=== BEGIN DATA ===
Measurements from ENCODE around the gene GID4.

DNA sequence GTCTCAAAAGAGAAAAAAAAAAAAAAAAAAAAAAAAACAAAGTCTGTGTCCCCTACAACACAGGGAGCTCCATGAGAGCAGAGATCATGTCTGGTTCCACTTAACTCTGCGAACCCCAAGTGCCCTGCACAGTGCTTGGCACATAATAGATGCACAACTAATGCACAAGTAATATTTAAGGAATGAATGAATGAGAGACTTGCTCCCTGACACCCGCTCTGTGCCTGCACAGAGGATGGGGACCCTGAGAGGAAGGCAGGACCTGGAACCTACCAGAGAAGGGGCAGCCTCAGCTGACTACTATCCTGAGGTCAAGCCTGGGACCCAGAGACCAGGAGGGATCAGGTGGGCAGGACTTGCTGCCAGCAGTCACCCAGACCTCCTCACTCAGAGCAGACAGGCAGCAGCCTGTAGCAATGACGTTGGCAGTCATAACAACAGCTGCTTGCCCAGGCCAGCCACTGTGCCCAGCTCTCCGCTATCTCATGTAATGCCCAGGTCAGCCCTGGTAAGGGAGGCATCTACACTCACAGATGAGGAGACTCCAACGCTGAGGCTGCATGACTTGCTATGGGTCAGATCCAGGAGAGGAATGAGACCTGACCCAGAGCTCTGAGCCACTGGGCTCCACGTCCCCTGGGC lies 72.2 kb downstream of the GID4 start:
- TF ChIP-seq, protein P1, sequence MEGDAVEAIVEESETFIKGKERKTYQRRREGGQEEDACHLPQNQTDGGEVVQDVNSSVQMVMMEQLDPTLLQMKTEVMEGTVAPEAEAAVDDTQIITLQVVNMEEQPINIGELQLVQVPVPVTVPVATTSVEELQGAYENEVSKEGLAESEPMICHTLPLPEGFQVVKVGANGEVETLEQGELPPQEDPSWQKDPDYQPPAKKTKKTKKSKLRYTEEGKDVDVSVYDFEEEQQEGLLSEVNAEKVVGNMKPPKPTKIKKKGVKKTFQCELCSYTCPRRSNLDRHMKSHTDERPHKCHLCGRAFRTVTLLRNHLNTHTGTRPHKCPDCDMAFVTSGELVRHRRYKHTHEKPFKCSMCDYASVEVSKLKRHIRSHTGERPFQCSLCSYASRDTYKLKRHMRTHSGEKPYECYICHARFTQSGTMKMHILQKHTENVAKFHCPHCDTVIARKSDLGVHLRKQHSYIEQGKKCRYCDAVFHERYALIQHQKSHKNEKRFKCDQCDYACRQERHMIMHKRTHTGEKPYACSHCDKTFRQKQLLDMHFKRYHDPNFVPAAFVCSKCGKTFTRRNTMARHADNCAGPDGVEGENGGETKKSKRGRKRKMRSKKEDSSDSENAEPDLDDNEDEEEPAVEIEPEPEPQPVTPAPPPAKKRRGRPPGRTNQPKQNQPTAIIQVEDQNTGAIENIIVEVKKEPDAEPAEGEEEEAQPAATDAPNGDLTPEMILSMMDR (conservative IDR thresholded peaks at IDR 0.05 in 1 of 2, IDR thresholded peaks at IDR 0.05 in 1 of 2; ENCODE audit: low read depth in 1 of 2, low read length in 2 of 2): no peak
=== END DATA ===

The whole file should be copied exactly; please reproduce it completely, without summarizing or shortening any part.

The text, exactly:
Measurements from ENCODE around the gene GID4.

DNA sequence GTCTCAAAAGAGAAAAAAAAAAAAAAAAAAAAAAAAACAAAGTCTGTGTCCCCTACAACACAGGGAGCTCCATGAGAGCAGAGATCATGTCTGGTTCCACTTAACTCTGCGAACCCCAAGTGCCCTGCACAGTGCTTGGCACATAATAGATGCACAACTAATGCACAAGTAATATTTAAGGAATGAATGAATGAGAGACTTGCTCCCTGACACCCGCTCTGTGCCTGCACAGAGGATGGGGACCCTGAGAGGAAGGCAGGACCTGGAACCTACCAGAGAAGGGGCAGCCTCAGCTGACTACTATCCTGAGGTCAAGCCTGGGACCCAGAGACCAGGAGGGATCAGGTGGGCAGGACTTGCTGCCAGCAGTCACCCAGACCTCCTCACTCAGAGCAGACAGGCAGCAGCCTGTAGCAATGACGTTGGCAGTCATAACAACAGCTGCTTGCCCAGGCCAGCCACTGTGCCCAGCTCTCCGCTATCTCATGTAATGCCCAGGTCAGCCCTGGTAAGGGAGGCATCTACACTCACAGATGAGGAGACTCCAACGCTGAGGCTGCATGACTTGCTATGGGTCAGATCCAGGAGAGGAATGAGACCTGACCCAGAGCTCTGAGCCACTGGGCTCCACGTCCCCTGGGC lies 72.2 kb downstream of the GID4 start:
- TF ChIP-seq, protein P1, sequence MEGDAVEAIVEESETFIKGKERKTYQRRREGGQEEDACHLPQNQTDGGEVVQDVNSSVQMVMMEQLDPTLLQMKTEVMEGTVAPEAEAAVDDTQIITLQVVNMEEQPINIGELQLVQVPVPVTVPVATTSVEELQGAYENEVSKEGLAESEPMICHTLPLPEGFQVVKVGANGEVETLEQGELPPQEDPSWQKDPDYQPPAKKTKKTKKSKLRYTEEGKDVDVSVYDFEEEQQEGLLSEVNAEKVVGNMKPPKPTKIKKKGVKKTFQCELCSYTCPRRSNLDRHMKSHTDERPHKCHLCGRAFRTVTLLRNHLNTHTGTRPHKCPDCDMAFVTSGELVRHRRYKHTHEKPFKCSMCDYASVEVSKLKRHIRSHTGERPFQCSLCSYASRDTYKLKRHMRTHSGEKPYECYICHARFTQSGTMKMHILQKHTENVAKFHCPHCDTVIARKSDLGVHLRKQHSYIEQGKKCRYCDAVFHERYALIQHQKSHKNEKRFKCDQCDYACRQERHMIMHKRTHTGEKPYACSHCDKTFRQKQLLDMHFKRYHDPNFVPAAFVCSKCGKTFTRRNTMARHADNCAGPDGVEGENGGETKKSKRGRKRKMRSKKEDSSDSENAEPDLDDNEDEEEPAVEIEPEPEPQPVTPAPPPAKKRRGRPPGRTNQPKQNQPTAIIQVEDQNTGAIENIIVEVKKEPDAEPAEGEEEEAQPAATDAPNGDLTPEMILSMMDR (conservative IDR thresholded peaks at IDR 0.05 in 1 of 2, IDR thresholded peaks at IDR 0.05 in 1 of 2; ENCODE audit: low read depth in 1 of 2, low read length in 2 of 2): no peak